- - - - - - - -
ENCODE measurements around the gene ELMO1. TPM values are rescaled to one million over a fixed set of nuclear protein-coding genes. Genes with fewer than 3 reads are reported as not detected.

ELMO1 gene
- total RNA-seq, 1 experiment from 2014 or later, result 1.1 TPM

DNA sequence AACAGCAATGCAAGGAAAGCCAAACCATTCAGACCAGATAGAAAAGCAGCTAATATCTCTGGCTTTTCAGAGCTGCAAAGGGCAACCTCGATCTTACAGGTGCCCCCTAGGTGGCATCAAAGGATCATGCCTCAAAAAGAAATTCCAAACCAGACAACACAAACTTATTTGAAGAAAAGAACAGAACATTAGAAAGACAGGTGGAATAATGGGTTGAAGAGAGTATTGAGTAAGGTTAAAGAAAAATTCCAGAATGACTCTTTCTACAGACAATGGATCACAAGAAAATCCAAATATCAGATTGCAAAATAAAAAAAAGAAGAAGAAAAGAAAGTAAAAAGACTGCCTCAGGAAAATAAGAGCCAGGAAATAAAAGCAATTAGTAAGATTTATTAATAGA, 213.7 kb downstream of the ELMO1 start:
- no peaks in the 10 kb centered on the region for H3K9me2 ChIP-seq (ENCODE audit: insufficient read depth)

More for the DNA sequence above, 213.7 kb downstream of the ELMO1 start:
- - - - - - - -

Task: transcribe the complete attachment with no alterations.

ENCODE measurements around the gene ELMO1. TPM values are rescaled to one million over a fixed set of nuclear protein-coding genes. Genes with fewer than 3 reads are reported as not detected.

ELMO1 gene
- total RNA-seq, 1 experiment from 2014 or later, result 1.1 TPM

DNA sequence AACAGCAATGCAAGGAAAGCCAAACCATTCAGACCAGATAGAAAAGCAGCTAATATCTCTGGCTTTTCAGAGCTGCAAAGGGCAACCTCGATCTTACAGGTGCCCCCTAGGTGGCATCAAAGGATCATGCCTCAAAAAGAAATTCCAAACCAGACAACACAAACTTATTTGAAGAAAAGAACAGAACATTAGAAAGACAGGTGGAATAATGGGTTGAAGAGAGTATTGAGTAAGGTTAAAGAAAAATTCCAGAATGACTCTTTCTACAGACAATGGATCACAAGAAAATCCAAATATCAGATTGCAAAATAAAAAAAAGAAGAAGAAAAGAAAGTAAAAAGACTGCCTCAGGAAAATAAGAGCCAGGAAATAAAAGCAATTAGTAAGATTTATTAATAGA, 213.7 kb downstream of the ELMO1 start:
- no peaks in the 10 kb centered on the region for H3K9me2 ChIP-seq (ENCODE audit: insufficient read depth)

More for the DNA sequence above, 213.7 kb downstream of the ELMO1 start: